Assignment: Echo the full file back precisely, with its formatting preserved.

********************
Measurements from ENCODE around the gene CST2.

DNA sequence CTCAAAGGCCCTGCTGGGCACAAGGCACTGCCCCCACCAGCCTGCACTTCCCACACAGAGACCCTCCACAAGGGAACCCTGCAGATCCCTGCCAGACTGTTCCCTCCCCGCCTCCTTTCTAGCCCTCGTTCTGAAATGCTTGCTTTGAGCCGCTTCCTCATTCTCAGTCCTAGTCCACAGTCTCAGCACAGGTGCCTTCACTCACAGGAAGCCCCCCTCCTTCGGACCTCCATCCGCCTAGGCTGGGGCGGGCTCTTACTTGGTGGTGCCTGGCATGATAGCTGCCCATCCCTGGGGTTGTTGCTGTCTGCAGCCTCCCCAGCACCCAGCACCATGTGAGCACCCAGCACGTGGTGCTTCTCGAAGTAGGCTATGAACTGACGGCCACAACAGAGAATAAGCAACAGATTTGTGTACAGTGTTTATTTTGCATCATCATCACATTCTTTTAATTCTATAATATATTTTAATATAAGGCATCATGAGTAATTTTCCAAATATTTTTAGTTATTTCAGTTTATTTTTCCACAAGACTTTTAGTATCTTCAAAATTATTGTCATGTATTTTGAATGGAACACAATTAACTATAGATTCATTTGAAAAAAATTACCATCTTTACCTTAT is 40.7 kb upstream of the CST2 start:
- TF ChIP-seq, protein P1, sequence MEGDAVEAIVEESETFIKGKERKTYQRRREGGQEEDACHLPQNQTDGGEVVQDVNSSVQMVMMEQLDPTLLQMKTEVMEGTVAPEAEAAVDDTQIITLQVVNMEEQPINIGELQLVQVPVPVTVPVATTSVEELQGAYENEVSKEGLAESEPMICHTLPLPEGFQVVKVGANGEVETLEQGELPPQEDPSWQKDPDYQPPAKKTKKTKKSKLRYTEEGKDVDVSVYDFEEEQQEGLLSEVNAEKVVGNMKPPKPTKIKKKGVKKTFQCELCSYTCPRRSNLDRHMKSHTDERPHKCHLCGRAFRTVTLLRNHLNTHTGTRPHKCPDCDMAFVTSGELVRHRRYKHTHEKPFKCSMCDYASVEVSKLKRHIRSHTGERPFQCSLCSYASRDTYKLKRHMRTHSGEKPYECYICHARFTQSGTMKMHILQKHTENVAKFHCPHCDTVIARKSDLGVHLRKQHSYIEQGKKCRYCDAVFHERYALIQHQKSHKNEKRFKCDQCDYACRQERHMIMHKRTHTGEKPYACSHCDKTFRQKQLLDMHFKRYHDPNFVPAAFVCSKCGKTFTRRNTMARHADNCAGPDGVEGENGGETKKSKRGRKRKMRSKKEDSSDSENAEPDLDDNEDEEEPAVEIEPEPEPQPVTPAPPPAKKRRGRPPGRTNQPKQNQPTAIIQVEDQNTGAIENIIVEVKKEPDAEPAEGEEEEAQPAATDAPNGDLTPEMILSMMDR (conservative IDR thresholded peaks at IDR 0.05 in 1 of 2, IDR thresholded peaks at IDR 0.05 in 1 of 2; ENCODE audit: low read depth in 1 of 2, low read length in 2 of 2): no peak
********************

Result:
Measurements from ENCODE around the gene CST2.

DNA sequence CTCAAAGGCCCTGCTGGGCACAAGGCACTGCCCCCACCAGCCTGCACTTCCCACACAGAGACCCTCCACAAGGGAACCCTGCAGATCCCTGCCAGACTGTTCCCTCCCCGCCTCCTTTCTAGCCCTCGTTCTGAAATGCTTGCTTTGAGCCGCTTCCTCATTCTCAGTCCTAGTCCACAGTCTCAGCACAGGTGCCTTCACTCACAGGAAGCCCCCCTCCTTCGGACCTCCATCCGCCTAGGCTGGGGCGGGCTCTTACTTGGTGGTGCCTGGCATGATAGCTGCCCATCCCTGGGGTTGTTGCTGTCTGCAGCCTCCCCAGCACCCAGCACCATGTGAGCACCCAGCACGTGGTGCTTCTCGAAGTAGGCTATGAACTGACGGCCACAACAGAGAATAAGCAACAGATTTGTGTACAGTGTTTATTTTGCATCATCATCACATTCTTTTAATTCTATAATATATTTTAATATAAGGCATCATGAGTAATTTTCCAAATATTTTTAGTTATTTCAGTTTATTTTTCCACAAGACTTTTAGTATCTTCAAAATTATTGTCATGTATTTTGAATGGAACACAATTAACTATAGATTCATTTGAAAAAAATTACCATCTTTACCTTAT is 40.7 kb upstream of the CST2 start:
- TF ChIP-seq, protein P1, sequence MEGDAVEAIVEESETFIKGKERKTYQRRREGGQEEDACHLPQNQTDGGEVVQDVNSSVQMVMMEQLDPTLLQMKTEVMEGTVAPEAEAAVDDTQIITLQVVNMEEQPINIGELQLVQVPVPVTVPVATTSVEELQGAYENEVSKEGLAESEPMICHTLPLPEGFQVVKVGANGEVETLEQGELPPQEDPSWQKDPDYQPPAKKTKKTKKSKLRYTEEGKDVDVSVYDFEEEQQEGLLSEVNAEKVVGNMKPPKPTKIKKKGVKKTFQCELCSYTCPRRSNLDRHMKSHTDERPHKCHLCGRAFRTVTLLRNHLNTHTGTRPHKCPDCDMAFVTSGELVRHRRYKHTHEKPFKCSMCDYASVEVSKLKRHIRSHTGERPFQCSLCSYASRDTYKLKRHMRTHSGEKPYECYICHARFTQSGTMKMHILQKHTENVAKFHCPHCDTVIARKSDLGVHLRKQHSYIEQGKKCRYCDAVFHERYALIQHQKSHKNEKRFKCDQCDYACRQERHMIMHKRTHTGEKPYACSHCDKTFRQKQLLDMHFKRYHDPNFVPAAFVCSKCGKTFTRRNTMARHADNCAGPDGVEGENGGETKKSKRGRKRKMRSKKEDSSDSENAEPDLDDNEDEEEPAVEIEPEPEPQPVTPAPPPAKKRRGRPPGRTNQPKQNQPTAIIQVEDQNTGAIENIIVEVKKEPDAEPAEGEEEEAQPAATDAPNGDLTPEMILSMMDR (conservative IDR thresholded peaks at IDR 0.05 in 1 of 2, IDR thresholded peaks at IDR 0.05 in 1 of 2; ENCODE audit: low read depth in 1 of 2, low read length in 2 of 2): no peak